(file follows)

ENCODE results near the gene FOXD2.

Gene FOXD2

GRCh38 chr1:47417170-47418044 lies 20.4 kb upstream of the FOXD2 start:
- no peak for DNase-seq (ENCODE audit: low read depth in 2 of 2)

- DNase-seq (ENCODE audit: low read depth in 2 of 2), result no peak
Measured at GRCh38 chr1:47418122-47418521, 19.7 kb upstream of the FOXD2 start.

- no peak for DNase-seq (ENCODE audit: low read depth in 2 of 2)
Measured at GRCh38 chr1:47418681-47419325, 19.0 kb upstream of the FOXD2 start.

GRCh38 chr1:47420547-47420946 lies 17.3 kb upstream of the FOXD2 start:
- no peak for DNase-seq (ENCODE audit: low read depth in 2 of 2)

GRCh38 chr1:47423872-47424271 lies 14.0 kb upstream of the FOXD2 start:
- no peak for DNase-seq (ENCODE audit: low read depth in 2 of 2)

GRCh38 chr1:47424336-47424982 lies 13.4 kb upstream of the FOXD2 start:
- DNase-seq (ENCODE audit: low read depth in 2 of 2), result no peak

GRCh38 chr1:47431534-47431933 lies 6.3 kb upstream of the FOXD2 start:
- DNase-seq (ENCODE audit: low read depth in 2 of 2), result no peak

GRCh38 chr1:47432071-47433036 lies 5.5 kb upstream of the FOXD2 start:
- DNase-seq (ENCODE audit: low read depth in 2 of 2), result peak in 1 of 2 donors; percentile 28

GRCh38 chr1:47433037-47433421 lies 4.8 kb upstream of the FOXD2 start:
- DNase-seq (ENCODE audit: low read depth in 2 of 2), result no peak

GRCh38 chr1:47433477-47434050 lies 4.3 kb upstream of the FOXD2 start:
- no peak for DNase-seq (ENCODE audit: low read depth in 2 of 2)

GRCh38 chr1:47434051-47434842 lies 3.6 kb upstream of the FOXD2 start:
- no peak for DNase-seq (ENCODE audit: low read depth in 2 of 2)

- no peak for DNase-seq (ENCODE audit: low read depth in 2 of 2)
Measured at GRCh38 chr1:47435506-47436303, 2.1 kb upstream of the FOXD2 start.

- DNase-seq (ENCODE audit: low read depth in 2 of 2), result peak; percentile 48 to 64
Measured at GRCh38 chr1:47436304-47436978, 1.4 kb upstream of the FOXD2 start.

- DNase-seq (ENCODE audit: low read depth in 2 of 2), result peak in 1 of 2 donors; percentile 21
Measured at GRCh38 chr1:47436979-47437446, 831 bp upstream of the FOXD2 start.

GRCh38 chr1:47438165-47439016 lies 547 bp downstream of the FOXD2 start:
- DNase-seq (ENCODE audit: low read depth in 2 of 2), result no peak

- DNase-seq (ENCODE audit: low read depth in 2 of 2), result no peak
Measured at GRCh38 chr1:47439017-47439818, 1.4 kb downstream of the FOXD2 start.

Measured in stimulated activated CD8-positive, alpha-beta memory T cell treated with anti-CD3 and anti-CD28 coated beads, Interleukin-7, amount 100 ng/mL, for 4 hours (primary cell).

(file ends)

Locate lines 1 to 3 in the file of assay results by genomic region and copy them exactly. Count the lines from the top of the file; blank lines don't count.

ENCODE results near the gene FOXD2.

Gene FOXD2

GRCh38 chr1:47417170-47418044 lies 20.4 kb upstream of the FOXD2 start: